Posted by: Aadisht on: August 17, 2007
Why do FM stations play music?
I’m not being facetious here. Indian FM radio stations have been complaining that the royalties they have to pay on music are squeezing their margins and even driving them bankrupt. Not only that, if your value proposition is good/ popular music, you have to compete not only with other FM stations, but with music channels on TV, satellite radio, and CD/ cassette/ MP3 players (which keep getting cheaper every year). How the hell do you make music a USP?
One way to do this ts the Go FM or Radio Indigo way: differentiate yourself and play music which nobody else plays (Western music in their case). Except that Go FM found it couldn’t make any money doing that and moved out of the niche. I sincerely hope Radio Indigo doesn’t go the same way – evenings without Malavika would be intolerable – but let’s not get too optimistic. In the US, niches are large enough or valuable enough to support themed stations – country, jazz, or rock – in India, they don’t seem to be, or at least radio stations can’t figure out how to crack the market.
Extending this, why not differentiate yourself by not playing royalty and fee-based music at all (or substantially less). Ways to do this would include:
- Play music owned by smaller companies who don’t have enough bargaining power1 to charge significant royalties. This does raise the frightening possibility of FM radio stations dedicated to struggling Bhangra acts from Doaba, or Bhojpuri film music, but hey, there’s probably a market out there.
- Chuck recorded music altogether. Get local musicians into the studio and let them play live. This will lead to a lot of crap going out over the airwaves, but will also help in the discovery of true gems. It also has immense branding scope. Radio City Bangalore used to do this on Sundays – I don’t know if they still do.
- Chuck music altogether. Just have people talking. This could be radio drama, or talk radio. Regulations prohibit private stations from doing news, but they can still do interviews and current affairs. And if the subject is city-specific, the audience is matched to the content. MTV is forced to make shows with an all-India appeal, but FM stations can make shows customised to their own, city-sized coverage areas. This is being done in Bangalore – Indigo decided to run Independence Day specials on people who had made a difference – and they interviewed a guy who had volunteered to become a Bangalore traffic warden. It was completely Bangalore-specific, with nothing to do with the rest of India. I loved it. (In fact, it’s what prompted the post.) Finally, there was quality MSM coverage of local issues. And Radio City has been doing similar stuff for ages, Wimpy assures me.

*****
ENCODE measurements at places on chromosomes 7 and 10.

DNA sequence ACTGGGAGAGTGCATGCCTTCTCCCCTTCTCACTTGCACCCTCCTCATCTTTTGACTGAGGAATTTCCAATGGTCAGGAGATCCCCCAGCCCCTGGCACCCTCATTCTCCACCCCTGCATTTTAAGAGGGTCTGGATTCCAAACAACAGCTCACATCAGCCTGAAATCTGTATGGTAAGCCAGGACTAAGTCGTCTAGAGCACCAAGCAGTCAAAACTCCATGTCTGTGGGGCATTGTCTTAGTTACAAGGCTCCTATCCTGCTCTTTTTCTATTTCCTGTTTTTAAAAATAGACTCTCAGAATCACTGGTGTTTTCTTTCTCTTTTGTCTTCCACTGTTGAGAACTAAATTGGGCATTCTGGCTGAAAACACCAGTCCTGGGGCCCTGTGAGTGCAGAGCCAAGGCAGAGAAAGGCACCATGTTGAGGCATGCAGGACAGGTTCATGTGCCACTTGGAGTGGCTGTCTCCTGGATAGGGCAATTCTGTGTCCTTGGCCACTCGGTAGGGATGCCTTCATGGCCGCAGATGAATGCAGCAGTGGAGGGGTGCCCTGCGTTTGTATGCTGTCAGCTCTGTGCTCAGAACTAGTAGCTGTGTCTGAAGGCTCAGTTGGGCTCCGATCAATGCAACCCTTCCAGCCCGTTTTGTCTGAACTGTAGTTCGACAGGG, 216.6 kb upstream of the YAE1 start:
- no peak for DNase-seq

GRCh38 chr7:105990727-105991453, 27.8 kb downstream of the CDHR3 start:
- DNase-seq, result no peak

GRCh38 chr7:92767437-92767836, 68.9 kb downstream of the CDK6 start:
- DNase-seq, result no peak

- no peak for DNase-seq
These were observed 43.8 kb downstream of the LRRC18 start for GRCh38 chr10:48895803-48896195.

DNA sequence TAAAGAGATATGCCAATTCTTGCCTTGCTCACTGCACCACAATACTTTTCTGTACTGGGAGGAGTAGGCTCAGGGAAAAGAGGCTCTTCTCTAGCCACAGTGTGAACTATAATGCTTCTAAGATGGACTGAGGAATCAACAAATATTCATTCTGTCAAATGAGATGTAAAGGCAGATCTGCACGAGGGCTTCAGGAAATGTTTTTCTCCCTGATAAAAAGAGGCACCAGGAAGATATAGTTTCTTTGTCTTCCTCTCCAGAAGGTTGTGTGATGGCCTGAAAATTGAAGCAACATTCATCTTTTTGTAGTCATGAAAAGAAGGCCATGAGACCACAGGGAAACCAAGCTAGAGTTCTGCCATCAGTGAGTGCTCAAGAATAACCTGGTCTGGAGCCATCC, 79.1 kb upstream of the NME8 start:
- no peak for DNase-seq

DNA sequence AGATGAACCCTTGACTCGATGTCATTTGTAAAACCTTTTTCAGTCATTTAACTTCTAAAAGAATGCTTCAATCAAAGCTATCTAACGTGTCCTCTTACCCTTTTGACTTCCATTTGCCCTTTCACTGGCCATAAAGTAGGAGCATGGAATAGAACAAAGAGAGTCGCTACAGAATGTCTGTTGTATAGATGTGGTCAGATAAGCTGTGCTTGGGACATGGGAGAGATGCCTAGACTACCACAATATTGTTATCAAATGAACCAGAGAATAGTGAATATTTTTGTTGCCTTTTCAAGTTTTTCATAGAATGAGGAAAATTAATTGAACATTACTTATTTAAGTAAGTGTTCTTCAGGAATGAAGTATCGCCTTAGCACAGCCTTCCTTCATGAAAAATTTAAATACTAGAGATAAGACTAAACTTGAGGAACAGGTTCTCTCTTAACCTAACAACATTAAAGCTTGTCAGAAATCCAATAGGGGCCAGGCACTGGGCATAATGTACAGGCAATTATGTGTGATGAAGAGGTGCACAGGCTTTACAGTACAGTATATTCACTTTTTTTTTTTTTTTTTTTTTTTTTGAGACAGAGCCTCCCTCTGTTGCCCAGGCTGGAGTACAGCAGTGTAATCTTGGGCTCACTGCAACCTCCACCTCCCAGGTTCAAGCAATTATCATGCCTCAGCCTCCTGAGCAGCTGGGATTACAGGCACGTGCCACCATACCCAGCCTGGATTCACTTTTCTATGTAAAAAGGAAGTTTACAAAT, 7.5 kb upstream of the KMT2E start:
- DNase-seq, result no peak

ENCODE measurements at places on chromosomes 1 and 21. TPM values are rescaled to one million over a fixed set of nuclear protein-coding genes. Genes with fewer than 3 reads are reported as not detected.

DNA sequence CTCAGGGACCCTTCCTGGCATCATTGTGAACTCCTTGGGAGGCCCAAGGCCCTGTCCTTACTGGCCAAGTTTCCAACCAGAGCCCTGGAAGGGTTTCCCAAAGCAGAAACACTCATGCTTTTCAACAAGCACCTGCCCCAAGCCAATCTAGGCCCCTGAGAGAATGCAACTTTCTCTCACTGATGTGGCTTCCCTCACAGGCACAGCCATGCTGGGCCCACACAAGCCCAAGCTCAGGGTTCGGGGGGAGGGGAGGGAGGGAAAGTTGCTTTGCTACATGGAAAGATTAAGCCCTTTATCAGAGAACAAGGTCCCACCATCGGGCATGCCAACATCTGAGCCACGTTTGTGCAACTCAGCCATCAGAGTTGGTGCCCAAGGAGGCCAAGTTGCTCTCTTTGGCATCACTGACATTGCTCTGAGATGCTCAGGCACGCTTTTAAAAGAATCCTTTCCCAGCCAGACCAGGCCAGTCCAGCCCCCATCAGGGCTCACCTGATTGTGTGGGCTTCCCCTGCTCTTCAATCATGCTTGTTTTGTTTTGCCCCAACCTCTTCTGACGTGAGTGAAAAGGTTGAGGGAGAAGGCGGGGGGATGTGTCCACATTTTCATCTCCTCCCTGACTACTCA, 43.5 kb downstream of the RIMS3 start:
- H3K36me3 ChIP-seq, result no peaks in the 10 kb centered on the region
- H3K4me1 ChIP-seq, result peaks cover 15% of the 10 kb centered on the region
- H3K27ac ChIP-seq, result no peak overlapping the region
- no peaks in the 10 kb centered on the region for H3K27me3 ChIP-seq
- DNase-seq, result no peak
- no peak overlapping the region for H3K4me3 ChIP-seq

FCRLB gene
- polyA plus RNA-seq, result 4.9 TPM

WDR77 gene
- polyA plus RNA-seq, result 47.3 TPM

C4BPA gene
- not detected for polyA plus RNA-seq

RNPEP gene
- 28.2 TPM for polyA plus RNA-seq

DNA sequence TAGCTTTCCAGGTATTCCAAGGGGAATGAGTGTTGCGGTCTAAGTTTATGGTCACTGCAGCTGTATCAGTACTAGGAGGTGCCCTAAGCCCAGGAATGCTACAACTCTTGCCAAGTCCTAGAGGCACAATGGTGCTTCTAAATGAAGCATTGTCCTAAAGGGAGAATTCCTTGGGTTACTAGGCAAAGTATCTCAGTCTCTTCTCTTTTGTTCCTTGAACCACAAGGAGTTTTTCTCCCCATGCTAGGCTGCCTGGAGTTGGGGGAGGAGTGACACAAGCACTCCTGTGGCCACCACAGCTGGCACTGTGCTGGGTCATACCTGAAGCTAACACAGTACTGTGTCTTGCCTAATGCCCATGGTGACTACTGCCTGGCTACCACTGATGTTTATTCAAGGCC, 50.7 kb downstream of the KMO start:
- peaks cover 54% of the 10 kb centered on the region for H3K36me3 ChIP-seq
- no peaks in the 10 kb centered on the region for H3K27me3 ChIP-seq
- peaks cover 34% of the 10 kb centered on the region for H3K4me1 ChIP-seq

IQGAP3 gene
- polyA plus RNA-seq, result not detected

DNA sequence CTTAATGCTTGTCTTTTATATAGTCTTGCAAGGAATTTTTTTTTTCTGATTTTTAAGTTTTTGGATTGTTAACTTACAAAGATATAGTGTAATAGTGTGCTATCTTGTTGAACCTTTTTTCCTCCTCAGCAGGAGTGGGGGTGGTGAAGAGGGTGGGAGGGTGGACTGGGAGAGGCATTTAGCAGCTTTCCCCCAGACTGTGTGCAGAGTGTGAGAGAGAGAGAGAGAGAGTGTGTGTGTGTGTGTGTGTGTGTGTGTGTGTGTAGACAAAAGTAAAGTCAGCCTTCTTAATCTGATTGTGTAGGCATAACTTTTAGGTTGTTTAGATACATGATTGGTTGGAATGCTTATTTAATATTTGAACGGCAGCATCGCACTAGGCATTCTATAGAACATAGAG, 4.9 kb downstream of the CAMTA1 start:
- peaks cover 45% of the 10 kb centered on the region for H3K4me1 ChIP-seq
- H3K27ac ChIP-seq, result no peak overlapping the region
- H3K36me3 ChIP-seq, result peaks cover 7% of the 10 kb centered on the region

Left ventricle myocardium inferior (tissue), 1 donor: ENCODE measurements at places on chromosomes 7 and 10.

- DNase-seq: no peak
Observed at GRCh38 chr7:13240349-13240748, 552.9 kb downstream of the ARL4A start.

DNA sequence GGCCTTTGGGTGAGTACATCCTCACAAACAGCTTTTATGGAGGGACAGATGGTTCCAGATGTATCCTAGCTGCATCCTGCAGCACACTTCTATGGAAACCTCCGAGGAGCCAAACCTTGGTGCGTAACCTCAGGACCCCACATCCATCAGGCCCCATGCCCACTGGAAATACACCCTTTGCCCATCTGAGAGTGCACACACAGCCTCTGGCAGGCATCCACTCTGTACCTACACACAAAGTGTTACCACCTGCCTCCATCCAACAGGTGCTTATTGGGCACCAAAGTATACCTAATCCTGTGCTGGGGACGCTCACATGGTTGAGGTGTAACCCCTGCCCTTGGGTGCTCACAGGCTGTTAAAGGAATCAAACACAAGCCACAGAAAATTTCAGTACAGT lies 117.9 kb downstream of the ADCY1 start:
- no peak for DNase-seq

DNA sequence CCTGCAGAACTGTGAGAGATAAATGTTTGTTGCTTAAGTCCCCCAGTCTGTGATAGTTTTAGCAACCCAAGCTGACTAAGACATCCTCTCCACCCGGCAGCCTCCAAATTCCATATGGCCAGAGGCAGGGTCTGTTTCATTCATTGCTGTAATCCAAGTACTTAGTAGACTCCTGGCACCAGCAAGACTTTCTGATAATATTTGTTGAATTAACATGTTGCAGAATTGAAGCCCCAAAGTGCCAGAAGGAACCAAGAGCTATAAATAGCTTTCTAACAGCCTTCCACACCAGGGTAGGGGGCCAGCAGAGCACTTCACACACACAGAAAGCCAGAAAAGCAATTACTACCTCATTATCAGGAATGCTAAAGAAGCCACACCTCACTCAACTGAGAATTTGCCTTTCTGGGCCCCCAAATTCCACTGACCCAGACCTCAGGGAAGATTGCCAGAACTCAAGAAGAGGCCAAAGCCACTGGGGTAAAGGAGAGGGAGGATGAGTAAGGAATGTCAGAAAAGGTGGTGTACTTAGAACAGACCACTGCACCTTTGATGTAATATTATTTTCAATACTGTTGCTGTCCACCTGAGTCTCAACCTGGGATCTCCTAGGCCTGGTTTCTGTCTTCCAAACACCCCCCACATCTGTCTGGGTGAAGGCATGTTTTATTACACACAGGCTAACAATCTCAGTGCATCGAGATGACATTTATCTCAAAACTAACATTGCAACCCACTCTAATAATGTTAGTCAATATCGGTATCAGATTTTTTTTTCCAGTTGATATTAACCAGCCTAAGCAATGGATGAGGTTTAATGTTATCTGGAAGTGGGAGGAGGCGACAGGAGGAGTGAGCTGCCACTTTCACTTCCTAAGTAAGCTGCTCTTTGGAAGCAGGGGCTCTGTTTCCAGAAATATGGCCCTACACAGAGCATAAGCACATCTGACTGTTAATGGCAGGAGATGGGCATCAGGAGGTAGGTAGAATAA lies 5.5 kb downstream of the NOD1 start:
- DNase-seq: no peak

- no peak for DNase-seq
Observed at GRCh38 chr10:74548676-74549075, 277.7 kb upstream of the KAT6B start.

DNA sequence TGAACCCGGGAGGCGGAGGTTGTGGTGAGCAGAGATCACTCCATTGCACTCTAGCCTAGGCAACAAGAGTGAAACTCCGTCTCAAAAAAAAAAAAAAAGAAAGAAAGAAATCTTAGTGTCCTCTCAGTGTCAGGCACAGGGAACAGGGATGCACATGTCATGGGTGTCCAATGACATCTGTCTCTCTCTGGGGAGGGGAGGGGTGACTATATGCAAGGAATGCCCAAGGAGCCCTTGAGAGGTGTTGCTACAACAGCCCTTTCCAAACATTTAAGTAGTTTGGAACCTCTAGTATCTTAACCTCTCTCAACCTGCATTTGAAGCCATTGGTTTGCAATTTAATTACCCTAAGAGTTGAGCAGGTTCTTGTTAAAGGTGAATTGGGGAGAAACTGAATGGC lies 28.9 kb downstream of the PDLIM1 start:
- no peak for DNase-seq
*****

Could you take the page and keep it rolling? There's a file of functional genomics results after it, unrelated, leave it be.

The question is, why aren’t more stations doing this more of the time. Some reasons I can think of are:
- Supply side issues for music: playing local musicians requires local musicians to exist in the first place. Even if they exist, setting up a system to find, filter and record them is going to be long and painful.
- Supply-side issues for non-music: this is going to be a real problem. Doing radio dramas or current affairs or talk shows means you either have to hire stars or create them, whether it’s drama stars or journalists or presenters. So first you’ve got to fight to find talent – a massive problem in India especially right now – and then you’ve got to fight to prevent TV channels from poaching it.
- Demand side issues for music: Gut-feel, this is probably the most major issue. I don’t think India has developed a long tail consumption culture yet. Eardrums2 might all be chasing Himesh Reshammiya rather than the neighbourhood rock band/ Carnatic singer/ school choir. But is this just an issue of bad marketing?
- Demand side issues for non-music: Gut feel again, this is probably the most minor issue. Going by the success of TV news channels, as a concept there’s probably enough demand for talk radio or current affairs, especially if it’s localised. The problem is going to be with the level of localisation. In Bangalore or Pune, one city affairs channel should be enough. But Bombay will have different audiences and advertisers for town, for the western suburbs, for the central suburbs, and for Navi Mumbai. Delhi will have similar problems, though perhaps not as extreme. Perhaps this is why stations in Delhi and Mumbai are so homogenuous – chasing 20% of the music listening audience is still going to give you a bigger audience than chasing all the current affairs listeners in Delhi.
To a limited extent, localised non-music content has taken off, even if it’s just small segments like traffic and weather updates. These are low-investment and replicable, though, and I’m waiting for differentiated content to come up.
There are two more posts I can make on this topic now that I’ve started off: one on the regulatory changes that would make localised content spring up faster, and another one on why localised content matters so much. Sadly, my post backlog is massive, and I’m making no promises about when/ if I ever write them.
1: Or as it’s called in Punjabi, aukaat.
2: If the unit of TV viewership is the eyeball, shouldn’t the unit of radio listenership be the eardrum?